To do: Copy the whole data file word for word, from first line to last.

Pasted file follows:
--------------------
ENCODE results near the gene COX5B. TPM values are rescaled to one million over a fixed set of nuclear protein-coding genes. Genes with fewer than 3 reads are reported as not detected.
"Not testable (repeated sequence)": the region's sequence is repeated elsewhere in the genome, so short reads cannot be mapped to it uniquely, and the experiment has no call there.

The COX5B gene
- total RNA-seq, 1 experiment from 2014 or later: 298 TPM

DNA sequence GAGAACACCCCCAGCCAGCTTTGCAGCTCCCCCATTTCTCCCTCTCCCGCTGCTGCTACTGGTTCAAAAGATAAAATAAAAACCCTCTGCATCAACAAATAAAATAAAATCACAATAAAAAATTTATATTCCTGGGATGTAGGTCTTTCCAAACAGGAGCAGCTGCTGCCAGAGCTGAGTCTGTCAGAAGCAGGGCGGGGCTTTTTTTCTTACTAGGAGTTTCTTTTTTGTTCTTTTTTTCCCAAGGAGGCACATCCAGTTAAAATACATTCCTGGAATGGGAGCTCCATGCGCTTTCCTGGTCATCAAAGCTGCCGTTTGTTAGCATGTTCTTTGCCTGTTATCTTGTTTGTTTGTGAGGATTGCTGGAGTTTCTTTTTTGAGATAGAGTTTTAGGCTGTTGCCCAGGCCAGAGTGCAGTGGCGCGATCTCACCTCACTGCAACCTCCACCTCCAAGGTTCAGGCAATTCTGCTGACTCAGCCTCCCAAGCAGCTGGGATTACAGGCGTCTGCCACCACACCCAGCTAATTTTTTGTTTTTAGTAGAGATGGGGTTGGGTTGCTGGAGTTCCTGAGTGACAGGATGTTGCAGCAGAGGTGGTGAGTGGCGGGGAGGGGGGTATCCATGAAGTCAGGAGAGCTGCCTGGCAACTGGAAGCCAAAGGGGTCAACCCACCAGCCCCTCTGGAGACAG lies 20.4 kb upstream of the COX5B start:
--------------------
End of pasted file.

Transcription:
ENCODE results near the gene COX5B. TPM values are rescaled to one million over a fixed set of nuclear protein-coding genes. Genes with fewer than 3 reads are reported as not detected.
"Not testable (repeated sequence)": the region's sequence is repeated elsewhere in the genome, so short reads cannot be mapped to it uniquely, and the experiment has no call there.

The COX5B gene
- total RNA-seq, 1 experiment from 2014 or later: 298 TPM

DNA sequence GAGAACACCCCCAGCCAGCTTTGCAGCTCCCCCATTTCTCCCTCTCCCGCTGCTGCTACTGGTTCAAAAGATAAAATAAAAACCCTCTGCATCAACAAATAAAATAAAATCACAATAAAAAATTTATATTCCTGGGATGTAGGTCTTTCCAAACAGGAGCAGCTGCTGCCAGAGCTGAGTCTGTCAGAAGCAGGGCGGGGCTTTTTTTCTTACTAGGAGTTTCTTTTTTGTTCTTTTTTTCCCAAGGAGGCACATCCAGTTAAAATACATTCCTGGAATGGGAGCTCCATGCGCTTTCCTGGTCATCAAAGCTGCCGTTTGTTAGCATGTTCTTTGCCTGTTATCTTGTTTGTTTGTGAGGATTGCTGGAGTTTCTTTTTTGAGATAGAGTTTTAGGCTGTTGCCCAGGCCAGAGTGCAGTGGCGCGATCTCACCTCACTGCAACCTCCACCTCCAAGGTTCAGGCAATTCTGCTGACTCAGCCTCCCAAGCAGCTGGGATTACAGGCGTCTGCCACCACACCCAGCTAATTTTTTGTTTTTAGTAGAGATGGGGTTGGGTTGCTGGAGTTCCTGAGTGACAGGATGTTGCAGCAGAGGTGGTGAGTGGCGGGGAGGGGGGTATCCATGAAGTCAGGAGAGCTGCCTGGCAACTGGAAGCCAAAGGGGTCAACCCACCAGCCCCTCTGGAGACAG lies 20.4 kb upstream of the COX5B start: